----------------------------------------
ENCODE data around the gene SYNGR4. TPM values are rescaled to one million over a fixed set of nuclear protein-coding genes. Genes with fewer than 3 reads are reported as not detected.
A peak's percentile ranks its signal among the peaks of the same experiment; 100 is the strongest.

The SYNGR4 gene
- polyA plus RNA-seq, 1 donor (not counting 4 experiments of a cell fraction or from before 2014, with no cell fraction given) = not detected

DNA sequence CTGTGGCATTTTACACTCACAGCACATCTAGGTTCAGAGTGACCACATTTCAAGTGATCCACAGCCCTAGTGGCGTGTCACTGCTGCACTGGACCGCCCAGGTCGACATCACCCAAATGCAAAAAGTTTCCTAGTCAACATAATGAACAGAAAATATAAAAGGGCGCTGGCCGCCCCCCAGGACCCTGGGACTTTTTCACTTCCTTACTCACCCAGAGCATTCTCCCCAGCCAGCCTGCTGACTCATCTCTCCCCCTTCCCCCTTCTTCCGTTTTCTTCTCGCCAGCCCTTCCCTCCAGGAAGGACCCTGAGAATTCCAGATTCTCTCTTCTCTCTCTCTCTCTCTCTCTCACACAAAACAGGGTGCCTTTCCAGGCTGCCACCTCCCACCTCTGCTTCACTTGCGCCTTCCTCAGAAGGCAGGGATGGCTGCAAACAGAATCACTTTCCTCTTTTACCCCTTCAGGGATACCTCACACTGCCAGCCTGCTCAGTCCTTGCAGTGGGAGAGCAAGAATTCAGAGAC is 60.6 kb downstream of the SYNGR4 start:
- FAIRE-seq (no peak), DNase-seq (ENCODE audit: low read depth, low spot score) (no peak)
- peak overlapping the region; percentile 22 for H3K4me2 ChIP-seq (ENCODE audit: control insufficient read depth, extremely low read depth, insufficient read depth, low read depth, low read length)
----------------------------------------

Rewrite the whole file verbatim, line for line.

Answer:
ENCODE data around the gene SYNGR4. TPM values are rescaled to one million over a fixed set of nuclear protein-coding genes. Genes with fewer than 3 reads are reported as not detected.
A peak's percentile ranks its signal among the peaks of the same experiment; 100 is the strongest.

The SYNGR4 gene
- polyA plus RNA-seq, 1 donor (not counting 4 experiments of a cell fraction or from before 2014, with no cell fraction given) = not detected

DNA sequence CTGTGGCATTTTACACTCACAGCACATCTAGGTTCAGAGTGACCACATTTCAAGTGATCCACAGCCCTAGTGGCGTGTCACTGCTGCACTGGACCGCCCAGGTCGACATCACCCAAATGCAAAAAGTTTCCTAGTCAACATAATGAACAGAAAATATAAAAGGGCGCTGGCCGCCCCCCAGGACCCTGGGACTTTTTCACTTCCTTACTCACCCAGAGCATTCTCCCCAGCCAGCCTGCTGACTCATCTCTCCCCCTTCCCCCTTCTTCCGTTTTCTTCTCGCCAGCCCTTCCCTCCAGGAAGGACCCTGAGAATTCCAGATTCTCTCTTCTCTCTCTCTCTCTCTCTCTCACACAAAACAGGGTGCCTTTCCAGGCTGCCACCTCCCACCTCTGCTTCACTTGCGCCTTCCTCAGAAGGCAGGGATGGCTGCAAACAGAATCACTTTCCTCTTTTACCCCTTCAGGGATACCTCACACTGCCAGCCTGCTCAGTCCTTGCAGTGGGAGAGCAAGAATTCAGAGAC is 60.6 kb downstream of the SYNGR4 start:
- FAIRE-seq (no peak), DNase-seq (ENCODE audit: low read depth, low spot score) (no peak)
- peak overlapping the region; percentile 22 for H3K4me2 ChIP-seq (ENCODE audit: control insufficient read depth, extremely low read depth, insufficient read depth, low read depth, low read length)